The Guardian and the LSE have partnered up on an impressive journalistic-cum-sociological analysis called “reading the riots”, examining the unrest that rocked England this summer on the basis of interviews with people involved, massive social media datasets, and various forms of secondary sources. This is a very laudable attempt to make sense of what happened why in August, important questions at the heart of both journalism and social science.
The collaboration examines many different themes, today the role of different “social media” (and more generally, digital networked media) in the riots. The material released provides both qualitative and quantitative evidence for dismissing the claims—frequent in August, and spread by for example by an Associated Press story still up on thousands of websites—that social media like Facebook and Twitter were central organizing tools for those involved. (The Huffington Post headline on the wire story was “Facebook, Twitter, used to spread London’s Riots”.)
It turns our they weren’t, really. But that the concerns over Facebook and Twitter were clearly overblown (Prime Minister David Cameron at the time considered “restricting” social media services) does not mean that digital technologies played no role—they are, after all, integral to much of what we do, legally or otherwise, today. Only, as it turns out, people who are sticking it to the man rely on the tools at hand, their cell phones, in particular Blackberries (what I’ve called “mundane tools” in a piece on political activism), as well as on, well, good old mass media, especially television.
Here is Professor Rob Procter, one of the Guardian’s academic collaborators on the project, in a University of Manchester press release:
Politicians and commentators were quick to claim that social media played an important role in inciting and organising riots, calling for sites such as Twitter to be closed should events of this nature happen again. But our study has found no evidence of significance in the available data that would justify such a course of action in respect to Twitter.
(Too bad for Jordan Blackshaw and Perry Sutcliffe, both serving four-year jail terms for “encouraging disorder” on Facebook, that this only comes out now…)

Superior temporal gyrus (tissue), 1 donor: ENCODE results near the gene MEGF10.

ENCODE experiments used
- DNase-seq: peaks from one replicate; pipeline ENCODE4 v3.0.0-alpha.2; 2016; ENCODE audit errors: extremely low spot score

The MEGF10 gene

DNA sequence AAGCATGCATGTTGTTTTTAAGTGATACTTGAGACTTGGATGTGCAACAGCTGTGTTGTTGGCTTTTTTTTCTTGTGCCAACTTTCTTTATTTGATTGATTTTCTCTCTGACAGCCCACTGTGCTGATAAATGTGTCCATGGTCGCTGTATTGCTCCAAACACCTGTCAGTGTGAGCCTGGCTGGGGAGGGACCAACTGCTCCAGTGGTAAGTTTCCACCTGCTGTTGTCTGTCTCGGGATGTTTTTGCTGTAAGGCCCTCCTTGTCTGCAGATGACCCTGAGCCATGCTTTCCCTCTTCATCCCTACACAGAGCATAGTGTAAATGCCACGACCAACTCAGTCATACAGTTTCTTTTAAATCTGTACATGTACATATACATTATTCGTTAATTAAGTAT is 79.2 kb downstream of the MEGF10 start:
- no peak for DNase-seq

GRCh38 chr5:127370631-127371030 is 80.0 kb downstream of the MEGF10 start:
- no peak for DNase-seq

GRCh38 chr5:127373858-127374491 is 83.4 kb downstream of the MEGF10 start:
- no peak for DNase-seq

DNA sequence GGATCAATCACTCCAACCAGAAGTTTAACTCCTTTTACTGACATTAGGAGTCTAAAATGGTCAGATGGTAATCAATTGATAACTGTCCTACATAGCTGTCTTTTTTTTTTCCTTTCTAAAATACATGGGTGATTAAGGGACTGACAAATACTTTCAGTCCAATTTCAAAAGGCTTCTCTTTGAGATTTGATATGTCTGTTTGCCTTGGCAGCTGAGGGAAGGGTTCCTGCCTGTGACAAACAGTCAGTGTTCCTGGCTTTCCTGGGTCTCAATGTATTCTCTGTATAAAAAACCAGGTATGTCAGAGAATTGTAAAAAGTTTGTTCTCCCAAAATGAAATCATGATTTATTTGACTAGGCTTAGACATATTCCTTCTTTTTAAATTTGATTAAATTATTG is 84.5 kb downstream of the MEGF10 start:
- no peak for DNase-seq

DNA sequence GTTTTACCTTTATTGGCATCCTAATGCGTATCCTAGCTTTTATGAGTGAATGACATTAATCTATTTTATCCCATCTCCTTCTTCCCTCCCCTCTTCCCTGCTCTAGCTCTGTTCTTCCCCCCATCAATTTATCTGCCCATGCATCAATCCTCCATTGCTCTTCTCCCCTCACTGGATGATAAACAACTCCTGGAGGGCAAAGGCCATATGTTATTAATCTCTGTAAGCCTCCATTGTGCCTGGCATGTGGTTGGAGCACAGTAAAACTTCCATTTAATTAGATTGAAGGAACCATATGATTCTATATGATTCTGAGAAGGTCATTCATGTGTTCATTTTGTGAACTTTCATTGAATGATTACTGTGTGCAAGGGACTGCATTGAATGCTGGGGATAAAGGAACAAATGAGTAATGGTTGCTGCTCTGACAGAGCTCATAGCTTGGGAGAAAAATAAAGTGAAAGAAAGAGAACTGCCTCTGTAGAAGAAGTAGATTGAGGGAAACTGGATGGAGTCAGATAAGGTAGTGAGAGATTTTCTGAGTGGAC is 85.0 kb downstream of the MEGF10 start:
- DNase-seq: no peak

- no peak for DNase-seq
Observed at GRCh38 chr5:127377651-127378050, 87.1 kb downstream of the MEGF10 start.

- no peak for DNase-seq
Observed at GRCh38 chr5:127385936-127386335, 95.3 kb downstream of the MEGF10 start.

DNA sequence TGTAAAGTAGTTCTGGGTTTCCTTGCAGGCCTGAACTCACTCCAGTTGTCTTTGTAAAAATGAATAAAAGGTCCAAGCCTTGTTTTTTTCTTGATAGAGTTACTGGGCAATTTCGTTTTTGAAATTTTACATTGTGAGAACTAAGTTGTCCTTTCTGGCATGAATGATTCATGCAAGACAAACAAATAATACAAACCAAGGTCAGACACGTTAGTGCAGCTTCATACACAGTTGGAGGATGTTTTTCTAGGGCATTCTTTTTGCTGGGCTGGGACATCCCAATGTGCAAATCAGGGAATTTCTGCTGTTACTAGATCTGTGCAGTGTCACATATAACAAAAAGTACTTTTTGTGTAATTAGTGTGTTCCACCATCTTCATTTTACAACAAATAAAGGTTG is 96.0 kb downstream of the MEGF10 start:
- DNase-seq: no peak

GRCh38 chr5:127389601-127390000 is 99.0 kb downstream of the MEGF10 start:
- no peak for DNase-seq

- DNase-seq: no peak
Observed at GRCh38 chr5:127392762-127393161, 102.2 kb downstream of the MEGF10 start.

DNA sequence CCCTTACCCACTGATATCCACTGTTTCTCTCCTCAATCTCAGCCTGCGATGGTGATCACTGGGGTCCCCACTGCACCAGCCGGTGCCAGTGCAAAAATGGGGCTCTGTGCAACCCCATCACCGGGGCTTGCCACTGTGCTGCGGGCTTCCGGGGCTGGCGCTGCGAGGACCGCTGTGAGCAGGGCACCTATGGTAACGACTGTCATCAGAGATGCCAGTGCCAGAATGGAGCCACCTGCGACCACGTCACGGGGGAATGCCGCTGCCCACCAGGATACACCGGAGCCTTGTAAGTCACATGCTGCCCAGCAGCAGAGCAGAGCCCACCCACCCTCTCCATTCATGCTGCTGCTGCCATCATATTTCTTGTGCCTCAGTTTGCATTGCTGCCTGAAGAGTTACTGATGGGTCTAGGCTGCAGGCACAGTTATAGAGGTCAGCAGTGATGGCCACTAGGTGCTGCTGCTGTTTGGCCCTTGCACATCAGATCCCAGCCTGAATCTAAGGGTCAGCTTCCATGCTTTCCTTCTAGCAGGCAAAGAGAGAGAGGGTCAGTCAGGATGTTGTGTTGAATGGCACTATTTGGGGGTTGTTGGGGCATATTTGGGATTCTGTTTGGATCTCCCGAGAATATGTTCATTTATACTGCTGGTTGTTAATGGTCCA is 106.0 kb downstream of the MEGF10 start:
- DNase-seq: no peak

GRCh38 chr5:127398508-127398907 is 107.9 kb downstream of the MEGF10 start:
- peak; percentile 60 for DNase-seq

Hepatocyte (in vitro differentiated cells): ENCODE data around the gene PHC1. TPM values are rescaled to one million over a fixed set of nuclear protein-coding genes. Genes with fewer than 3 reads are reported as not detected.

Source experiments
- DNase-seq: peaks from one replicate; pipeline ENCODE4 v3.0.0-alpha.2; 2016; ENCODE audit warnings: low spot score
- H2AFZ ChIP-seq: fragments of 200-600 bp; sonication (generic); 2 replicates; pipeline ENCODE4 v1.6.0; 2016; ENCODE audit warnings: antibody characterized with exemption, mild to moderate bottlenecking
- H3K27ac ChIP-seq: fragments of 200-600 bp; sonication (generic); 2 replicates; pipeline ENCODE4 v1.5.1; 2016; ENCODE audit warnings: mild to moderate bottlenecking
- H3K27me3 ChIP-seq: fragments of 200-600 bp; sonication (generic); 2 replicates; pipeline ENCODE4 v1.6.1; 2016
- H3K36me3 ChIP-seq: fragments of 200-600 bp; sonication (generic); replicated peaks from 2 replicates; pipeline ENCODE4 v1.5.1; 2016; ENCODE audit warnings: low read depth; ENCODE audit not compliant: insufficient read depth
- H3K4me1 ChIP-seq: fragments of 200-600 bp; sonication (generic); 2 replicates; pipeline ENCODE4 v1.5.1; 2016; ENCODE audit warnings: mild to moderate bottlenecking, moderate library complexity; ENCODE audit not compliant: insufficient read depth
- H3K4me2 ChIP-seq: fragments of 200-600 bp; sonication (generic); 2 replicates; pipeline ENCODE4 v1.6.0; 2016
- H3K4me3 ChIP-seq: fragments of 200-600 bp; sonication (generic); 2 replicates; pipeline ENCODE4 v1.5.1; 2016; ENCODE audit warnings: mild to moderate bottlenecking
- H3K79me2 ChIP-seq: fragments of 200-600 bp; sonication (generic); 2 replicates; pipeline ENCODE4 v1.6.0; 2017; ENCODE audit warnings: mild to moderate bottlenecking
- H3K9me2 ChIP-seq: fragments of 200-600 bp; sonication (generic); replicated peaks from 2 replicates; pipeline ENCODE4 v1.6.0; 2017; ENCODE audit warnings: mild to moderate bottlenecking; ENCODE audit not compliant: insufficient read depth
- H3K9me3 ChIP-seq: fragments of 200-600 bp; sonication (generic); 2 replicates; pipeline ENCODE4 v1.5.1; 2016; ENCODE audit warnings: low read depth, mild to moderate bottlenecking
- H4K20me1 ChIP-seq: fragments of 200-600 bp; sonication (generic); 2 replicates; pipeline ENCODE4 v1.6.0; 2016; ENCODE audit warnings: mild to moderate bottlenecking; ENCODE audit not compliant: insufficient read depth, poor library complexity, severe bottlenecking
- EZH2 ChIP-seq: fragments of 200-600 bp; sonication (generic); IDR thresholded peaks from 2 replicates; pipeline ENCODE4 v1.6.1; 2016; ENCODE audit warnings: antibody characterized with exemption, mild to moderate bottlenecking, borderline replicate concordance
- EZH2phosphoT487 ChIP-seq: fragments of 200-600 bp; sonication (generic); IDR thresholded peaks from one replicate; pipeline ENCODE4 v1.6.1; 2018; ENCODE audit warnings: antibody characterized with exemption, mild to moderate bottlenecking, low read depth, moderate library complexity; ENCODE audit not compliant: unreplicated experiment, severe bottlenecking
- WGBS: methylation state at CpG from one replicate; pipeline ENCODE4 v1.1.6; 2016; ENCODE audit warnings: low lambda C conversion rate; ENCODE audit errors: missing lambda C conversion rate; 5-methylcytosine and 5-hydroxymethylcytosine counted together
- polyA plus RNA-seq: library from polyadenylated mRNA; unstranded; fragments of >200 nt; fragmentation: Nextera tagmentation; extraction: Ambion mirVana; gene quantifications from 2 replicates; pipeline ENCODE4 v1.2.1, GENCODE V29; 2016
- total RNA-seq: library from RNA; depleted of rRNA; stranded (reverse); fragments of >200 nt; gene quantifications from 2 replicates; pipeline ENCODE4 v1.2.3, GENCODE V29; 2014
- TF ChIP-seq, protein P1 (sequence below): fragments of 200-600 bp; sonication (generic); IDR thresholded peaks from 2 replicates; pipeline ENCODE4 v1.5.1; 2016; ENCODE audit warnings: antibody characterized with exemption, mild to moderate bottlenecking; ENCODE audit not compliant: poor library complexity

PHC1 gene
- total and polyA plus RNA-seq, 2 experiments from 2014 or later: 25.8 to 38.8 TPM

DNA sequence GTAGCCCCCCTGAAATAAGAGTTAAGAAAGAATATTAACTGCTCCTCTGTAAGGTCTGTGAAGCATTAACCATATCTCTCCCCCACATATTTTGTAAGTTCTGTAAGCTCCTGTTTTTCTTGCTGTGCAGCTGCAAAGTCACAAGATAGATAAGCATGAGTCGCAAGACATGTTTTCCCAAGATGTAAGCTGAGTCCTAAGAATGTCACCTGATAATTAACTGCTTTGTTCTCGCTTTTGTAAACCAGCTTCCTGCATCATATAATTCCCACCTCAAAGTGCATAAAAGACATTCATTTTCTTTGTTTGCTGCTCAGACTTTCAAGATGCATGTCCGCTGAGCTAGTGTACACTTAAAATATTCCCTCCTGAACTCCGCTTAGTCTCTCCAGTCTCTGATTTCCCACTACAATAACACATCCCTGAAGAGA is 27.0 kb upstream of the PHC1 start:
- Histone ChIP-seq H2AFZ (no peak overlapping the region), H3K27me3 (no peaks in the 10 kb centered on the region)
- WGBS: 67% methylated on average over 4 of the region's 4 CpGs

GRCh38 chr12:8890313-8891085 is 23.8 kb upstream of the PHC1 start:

One rioter quoted in a Guardian article clearly has a more practical understanding of new media tools than many commentators, politicians, and judges:
The internet and that is a bit too bait, so no one really broadcasts it on the internet […] Like in Twitter there’s like a hashtag innit, like if someone hashtags riots you can go to that certain page and see what everyone has been saying about the riots. Police could easily go to that page there and see who’s been setting up or organising groups to come.
Wise man, that–organizing illegal action on public platforms might not be the smarest move in the world.
Another rioter quoted had a intuitively understood how what Andy Chadwick calls the “political information cycle” is not contained within any one media platform, but cross between offline communications, social media, and legacy media organizations:
I saw people well on Twitter following journalists’ reports,” he said. “So not even of their friends’ reports, they were following journalists’ reports to find out where to go.
The collaborative analysis of 2.6 million tweets suggests that six of the ten most retweeted accounts belonged to mainstream media organizations and personalities (and one to the greater Manchester police). (See some good data visualizations here of individual rumours spreading and/or being knocked down on Twitter.)
“Reading the riots” is an inspiring and important collaboration between journalists and researchers showing how, together and, incidentially, using new tools and publishing platforms, the two professions can help us understand the world–in this case, the role of new digital, networked technologies in collective action.
The data and analysis already published as a result of this collaboration (and much more is surely to come) represents a major step beyond the artificially polarized, polemical, and overtly moralizing debate between supposed techno-utopians and techno-pessimists and into a more nuanced substantial understanding of how people do things with things–including rebel and riot, when that is what they are up to.
(Cross-posted on Politics in Spires)
(Photo from Flickr, taken by Sabrina S)